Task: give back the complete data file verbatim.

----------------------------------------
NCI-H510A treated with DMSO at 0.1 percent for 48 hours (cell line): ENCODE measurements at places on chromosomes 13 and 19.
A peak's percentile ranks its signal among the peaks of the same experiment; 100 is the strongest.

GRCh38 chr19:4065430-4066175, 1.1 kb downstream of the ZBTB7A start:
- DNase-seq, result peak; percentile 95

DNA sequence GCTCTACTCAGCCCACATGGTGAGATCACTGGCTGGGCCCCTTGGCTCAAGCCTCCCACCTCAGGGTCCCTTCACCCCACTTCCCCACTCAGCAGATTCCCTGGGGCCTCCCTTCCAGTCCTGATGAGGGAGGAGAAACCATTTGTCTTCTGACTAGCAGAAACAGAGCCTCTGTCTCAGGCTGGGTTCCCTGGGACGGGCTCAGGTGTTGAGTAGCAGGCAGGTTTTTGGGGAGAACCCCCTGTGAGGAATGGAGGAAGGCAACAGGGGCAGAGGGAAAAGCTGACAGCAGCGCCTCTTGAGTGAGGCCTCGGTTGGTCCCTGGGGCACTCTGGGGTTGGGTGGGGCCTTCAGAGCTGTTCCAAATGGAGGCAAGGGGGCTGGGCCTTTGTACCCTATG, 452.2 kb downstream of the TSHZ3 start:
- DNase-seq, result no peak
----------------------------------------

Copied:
NCI-H510A treated with DMSO at 0.1 percent for 48 hours (cell line): ENCODE measurements at places on chromosomes 13 and 19.
A peak's percentile ranks its signal among the peaks of the same experiment; 100 is the strongest.

GRCh38 chr19:4065430-4066175, 1.1 kb downstream of the ZBTB7A start:
- DNase-seq, result peak; percentile 95

DNA sequence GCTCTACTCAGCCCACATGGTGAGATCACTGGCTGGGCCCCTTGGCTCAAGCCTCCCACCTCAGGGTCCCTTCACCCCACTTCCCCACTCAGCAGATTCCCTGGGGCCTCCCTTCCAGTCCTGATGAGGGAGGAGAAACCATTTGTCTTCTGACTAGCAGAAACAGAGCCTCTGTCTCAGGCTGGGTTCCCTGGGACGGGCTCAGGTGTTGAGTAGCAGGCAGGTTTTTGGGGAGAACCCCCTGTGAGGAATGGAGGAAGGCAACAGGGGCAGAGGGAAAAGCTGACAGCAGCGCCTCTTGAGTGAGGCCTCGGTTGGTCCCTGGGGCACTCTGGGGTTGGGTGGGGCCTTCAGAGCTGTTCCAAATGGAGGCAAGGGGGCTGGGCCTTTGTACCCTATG, 452.2 kb downstream of the TSHZ3 start:
- DNase-seq, result no peak